March 29, 2020

Merchant Ships - General Cargo

The general cargo ship is the oldest of merchant ships, dating back to when man first began to move cargo across water. It is essentially an empty shell, filled with cargo loaded aboard one piece at a time. This cargo, known as break-bulk, can be anything from bolts of cloth to heavy equipment like trucks and industrial equipment. Traditionally, even liquids and bulk cargoes like grain were packaged up and moved aboard such ships, although the 19th century saw the creation of specialized bulk carriers and tankers for such cargo.

Three-island cargo ship Vega

Until the advent of containerization and other systems for improved handling of non-bulk cargo, break-bulk ships moved most of the world's general cargo. Typically, these ships were in the "three-island" layout, with their engines under the bridge amidships, and a forecastle and poop providing accommodation for the crew. Except for the engines, the entire main body of the ship was taken up by a number of holds, each loaded and unloaded through a hatch in the deck above it. Most ports were quite primitive and provided little more than a place to tie up, so cargo was handled by the ship's own booms, which usually limited loads to 10 tons or less. Initially, hatches were fairly small, which meant a lot of work inside the holds to make sure they were properly filled, increasing turnaround time and cost.

Plans for a typical cargo ship c.1920

By the start of the 20th century, general cargo ships had divided into two different branches, liners and tramps. Liners were vessels which operated on published schedules, usually between major ports, and would ship cargo at standard rates for anyone who asked.1 Tramps had no such regularity, being chartered for specific cargoes and moving from port to port as the demands of international trade drove them. This trade originated with vessels trading mainly in coal, and while bulk cargoes like coal, grain and ore were always a mainstay of the tramp trade, tramps would usually take any cargo they could get. Liners were usually larger and faster than tramps, and often had tween decks2 mounted in their holds to make it easier to stow the smaller lots of cargo that made up most of a liner's payload. Tramps' holds were usually unencumbered, to better accommodate bulk cargoes.

A turret deck ship loading cargo with its booms

A number of specialized subvariants of the general cargo ship were developed over the years. Some were intended for specialized trades, like heavy-lift ships, fitted with high-capacity booms for cargoes such as really heavy industrial equipment and small boats. Others were intended to be cheaper to operate or more versatile. These often involved attempts to game the complicated tonnage regulations. Some were fairly reasonable, like shelter-deck ships that had an upper deck built over the main deck with openings which could be closed if bulky cargoes needed to be carried. For normal cargoes, they'd be left open, reducing the ship's official tonnage, and thus its port duties. Others were more extreme in their attempts to game the tonnage-based fee system, such as the turret deck ship, which had a narrow upper deck over the main cargo deck, resulting in odd-looking ships that had to pay smaller fees until the measurement system was changed to stop them.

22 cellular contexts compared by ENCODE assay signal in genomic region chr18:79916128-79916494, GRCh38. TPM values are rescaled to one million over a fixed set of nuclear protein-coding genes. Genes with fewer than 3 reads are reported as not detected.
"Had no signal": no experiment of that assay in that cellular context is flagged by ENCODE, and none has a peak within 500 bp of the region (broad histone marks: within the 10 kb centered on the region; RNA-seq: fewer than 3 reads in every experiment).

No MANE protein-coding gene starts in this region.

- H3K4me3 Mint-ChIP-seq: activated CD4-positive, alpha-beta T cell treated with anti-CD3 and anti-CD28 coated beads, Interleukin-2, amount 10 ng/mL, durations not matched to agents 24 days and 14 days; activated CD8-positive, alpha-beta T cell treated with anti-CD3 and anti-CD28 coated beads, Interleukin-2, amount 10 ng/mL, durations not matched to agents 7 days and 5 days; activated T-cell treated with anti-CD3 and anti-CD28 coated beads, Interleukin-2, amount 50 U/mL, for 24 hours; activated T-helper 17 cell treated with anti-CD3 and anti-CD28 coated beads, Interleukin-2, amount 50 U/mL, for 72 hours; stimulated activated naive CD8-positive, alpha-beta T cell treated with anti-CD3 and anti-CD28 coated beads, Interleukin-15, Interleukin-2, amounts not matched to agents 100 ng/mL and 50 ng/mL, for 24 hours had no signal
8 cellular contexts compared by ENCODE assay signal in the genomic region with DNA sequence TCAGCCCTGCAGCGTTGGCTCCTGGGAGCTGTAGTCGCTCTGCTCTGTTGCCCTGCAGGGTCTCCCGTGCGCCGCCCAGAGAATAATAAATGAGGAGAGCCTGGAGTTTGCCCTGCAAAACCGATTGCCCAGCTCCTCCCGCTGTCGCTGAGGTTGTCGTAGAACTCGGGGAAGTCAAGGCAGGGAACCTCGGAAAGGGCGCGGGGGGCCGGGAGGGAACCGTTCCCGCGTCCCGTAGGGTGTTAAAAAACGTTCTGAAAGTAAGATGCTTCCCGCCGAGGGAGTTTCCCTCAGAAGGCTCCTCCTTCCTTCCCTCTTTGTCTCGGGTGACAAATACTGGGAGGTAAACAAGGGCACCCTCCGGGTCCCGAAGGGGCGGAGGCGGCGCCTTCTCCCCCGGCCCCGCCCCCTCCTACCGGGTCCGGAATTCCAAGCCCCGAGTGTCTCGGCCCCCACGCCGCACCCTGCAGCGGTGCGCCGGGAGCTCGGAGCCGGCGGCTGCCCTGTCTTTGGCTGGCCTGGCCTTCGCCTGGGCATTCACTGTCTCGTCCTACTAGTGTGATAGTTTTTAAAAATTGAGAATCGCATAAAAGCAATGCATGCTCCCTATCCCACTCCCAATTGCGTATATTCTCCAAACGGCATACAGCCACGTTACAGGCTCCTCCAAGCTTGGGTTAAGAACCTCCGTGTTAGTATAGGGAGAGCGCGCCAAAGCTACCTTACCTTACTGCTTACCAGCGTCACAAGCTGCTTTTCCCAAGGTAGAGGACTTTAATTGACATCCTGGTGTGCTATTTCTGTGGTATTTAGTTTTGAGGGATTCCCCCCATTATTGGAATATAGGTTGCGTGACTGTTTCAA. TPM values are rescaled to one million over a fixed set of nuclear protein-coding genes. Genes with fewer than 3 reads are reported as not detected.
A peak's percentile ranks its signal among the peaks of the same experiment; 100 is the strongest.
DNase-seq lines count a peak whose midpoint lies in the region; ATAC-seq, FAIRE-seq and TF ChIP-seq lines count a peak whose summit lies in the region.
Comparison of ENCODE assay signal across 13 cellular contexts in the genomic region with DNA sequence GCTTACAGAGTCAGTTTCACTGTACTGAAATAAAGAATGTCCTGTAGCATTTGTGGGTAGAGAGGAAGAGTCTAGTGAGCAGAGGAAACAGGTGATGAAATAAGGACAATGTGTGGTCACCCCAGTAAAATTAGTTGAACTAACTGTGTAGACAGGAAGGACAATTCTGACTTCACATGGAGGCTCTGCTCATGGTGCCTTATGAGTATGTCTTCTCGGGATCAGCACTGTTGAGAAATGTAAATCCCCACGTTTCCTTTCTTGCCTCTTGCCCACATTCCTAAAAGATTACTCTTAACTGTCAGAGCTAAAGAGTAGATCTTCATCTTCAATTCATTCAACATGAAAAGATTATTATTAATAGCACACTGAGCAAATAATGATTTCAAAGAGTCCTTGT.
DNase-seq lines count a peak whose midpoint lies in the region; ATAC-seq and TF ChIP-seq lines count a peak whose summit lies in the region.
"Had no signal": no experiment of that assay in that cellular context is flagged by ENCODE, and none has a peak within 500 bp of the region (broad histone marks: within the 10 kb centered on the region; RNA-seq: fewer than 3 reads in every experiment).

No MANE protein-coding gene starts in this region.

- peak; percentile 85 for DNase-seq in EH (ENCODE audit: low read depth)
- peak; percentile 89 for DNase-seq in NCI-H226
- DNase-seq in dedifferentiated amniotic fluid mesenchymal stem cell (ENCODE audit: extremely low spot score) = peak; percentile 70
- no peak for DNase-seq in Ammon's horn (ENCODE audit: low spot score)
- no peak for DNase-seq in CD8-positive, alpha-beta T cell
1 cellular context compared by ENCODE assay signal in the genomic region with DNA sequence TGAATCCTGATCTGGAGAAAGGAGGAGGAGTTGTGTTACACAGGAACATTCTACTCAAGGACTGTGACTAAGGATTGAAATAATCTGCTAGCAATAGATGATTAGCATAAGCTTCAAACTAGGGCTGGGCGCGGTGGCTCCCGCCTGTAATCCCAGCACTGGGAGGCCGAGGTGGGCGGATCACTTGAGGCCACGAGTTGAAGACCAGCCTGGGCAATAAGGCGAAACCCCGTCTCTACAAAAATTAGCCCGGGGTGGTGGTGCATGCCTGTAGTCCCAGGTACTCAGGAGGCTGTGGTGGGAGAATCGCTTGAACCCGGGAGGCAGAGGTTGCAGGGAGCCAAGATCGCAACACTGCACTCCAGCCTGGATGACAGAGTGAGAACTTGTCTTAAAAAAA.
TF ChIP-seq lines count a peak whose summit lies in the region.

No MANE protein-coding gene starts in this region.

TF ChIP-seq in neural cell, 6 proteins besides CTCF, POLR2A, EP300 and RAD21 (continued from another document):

Liberty Ship Jeremiah O'Brien

The first half of the 20th century saw surprisingly little change in cargo ships. Reciprocating engines gave way to turbines, and oil pushed out coal, allowing crews to shrink. Standard vessels grew, particularly in the aftermath of the world wars that saw standardized ships, such as the Liberty and Victory types, built in the hundreds. Postwar, so many Liberty ships were turned over to commercial operators as surplus that the 10,000 ton load one could carry became the de facto standard size for a tramp contract. Victories were common on the liner trade after the war, although there was enough pent-up demand that shipbuilding continued to go at full speed when peace finally came. One major change in the postwar years was the widespread adoption of diesel engines, which were more fuel-efficient and required fewer men than the steam engines they replaced.

Stevedores carry bagged cargo aboard a break-bulk ship in the 1960s

Another major issue postwar shippers faced was port costs, both direct and indirect. Existing methods were labor-intensive, even though better structural design techniques had made wider hatches possible and higher-capacity booms could handle larger loads. This meant high costs, particularly as dockworker unions in Western countries won higher wages. Ships spent half their time in port, which didn't earn their owners any money, and accumulated between 60 and 70% of their costs while sitting still. Some new way of loading and unloading cargo would be needed, and while multiple systems were tried, the ultimate winner would be the now-ubiquitous shipping container.